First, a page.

Rolling coverage of the day’s political developments as they happen, including Boris Johnson and Jeremy Corbyn at PMQs 9.37am GMT As the BBC reports, the government’s decision to offer a rescue package to the regional airline company Flybe has been criticised by the British Airways chief executive Willie Walsh. In a private letter to Grant Shapps, the transport secretary, Walsh said Flybe did not need government support. According to the BBC, Walsh said:Prior to the acquisition of Flybe by the consortium which includes Virgin/Delta, Flybe argued for tax payers to fund its operations by subsidising regional routes.Virgin/Delta now want the taxpayer to pick up the tab for their mismanagement of the airline. This is a blatant misuse of public funds.The government isn’t in the market to bail out private companies. What we do on a case by case basis is look to see whether a business is viable. In the case of Flybe, it is a viable business. There are structural challenges … The regional connectivity role that it provides for the UK means that there are some routes that are very tricky, and what we have agreed to do as a government is a review of regional connectivity that takes into account, for example, our net zero carbon emissions. And what that will do is it will continue to create a level playing field for all airlines.Business Secretary Andrea Leadsom says the government assesses ‘on a case-by-case basis whether the business is viable’ and for #Flybe it has agreed to assist to safeguard UK regional connectivity. Latest on @BBCBreakfast pic.twitter.com/x9IdJGOn5y 9.20am GMT Ostensibly Boris Johnson is a close ally of Donald Trump’s, but on matters of substance the Johnson government has shown some willingness to keep its distance from Washington and how the relationship will end up remains to be seen. On Huawei, Johnson is so far refusing to adopt the Washington line. As my colleague Dan Sabbagh reports, the UK is rejecting some of the warnings coming from the Trump administration and the Times today (paywall) says opinion in government is “leaning towards rejecting US demands to ban the company on security grounds”. And on Iran, although the UK did not criticise the decision to assassinate the Iranian general Qassem Suleimani, its support wasn’t unequivocal and full-throated.It is hard to know where the relationship will end up, but yesterday there was an interesting development when Johnson used his BBC interview to urge Trump to come up with a replacement to the Joint Comprehensive Plan of Action, the Obama-era deal to stop Iran developing a nuclear weapon that Trump has rejected. Johnson said this even though Dominic Raab, the foreign secretary, later told MPs that the UK had still not given up on the JCPOA. Trump has welcomed Johnson’s comments. Overnight he tweeted this.Prime Minister of the United Kingdom, @BorisJohnson, stated, “We should replace the Iran deal with the Trump deal.” I agree!This Mr Prime Minister in London, I don’t know how he thinks. He says let’s put aside the nuclear deal and put the Trump plan in action.If you take the wrong step, it will be to your detriment. Pick the right path. The right path is to return to the nuclear deal. Continue reading…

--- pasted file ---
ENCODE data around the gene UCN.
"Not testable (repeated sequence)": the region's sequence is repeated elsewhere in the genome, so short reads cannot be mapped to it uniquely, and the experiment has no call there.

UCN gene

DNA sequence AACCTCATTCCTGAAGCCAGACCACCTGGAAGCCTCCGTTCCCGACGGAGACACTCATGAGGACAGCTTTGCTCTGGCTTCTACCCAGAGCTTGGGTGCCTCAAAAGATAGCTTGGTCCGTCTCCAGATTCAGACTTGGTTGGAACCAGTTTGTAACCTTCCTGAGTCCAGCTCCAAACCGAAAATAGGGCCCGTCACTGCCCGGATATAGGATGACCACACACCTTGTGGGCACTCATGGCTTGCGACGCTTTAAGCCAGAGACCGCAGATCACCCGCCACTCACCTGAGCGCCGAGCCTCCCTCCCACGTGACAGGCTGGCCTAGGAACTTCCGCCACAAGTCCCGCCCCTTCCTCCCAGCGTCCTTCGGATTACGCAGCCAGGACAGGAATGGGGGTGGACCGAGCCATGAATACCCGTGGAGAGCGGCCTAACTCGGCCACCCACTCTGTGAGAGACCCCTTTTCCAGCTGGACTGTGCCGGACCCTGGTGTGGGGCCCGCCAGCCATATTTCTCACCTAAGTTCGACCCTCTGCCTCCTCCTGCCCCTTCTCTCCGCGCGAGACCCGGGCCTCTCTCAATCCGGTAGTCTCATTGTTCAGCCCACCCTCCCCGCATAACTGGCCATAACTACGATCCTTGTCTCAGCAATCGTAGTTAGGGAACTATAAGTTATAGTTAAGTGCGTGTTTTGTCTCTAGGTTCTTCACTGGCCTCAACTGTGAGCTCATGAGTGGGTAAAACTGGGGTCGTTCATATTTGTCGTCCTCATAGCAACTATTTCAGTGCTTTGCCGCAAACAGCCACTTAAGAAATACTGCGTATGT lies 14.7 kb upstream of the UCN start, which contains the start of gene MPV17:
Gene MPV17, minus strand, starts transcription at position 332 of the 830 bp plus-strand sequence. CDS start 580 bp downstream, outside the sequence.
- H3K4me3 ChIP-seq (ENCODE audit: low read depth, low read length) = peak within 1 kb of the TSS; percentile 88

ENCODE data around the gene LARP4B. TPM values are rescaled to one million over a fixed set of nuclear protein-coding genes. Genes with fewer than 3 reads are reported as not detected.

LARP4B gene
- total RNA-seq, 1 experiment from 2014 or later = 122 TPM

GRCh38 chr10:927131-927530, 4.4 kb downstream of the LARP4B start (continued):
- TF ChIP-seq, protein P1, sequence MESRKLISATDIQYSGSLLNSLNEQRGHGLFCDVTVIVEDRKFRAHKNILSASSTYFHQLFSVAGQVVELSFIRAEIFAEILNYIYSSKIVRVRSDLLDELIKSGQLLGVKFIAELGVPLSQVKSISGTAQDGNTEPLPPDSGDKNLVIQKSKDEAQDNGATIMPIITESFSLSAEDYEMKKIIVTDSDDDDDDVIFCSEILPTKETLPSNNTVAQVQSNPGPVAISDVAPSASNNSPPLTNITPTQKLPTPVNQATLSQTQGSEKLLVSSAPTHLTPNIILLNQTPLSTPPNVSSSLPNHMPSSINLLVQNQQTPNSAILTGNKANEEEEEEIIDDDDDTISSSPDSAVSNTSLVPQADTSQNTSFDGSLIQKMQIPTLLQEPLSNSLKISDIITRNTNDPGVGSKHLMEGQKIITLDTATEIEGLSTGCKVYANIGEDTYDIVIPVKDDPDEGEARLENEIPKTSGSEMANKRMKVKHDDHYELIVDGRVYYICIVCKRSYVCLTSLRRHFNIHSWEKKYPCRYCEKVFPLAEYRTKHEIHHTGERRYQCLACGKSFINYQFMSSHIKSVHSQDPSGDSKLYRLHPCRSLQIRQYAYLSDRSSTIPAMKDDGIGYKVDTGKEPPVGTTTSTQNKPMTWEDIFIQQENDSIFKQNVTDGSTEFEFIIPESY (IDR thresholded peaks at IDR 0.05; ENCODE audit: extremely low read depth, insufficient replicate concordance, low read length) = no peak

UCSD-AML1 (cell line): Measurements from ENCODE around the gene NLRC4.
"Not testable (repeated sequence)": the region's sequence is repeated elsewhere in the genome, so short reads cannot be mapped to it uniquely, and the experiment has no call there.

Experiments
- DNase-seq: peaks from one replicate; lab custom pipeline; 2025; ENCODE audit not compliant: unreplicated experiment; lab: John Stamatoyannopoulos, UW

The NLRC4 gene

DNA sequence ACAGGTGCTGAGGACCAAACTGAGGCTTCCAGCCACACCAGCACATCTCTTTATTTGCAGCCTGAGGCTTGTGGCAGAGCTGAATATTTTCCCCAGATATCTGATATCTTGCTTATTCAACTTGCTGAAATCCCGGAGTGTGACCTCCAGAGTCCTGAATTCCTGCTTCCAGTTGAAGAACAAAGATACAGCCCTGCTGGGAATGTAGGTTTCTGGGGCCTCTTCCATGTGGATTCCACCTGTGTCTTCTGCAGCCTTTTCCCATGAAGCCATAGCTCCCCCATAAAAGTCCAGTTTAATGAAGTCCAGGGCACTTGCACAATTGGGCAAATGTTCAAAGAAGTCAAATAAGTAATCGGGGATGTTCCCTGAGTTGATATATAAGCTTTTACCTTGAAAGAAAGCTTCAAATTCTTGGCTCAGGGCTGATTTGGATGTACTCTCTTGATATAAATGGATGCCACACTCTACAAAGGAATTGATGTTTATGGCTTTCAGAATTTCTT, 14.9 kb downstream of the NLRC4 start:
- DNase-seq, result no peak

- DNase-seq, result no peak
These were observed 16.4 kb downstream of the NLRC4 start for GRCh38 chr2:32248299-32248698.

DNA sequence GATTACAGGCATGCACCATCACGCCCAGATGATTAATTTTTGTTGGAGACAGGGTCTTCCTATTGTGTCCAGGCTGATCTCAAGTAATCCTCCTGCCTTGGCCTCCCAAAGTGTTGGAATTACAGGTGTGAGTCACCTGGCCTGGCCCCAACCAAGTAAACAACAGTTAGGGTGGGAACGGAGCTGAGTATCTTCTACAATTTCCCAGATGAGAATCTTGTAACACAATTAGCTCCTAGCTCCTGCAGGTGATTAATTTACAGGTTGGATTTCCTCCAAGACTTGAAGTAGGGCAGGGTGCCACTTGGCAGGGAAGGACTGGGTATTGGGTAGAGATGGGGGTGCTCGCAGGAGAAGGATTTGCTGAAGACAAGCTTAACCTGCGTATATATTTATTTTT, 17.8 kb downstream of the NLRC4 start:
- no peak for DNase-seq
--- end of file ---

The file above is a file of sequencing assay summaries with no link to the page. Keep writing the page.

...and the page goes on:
Source link : https://www.theguardian.com/politics/live/2020/jan/15/pmqs-boris-johnson-corbyn-labour-trump-praises-boris-johnson-for-suggesting-us-should-draft-new-iran-deal-live-news
Author : Andrew Sparrow
Publish date : 2020-01-15 09:37:12
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